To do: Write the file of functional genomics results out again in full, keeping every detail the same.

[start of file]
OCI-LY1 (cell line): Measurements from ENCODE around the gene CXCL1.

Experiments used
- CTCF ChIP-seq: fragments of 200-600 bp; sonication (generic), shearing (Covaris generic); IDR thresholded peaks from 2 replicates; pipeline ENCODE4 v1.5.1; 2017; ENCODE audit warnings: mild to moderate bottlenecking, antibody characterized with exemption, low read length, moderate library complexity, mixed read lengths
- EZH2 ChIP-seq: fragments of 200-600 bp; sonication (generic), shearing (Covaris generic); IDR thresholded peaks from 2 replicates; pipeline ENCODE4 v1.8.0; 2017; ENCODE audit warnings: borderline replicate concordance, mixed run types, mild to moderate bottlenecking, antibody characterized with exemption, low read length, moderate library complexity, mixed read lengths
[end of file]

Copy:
OCI-LY1 (cell line): Measurements from ENCODE around the gene CXCL1.

Experiments used
- CTCF ChIP-seq: fragments of 200-600 bp; sonication (generic), shearing (Covaris generic); IDR thresholded peaks from 2 replicates; pipeline ENCODE4 v1.5.1; 2017; ENCODE audit warnings: mild to moderate bottlenecking, antibody characterized with exemption, low read length, moderate library complexity, mixed read lengths
- EZH2 ChIP-seq: fragments of 200-600 bp; sonication (generic), shearing (Covaris generic); IDR thresholded peaks from 2 replicates; pipeline ENCODE4 v1.8.0; 2017; ENCODE audit warnings: borderline replicate concordance, mixed run types, mild to moderate bottlenecking, antibody characterized with exemption, low read length, moderate library complexity, mixed read lengths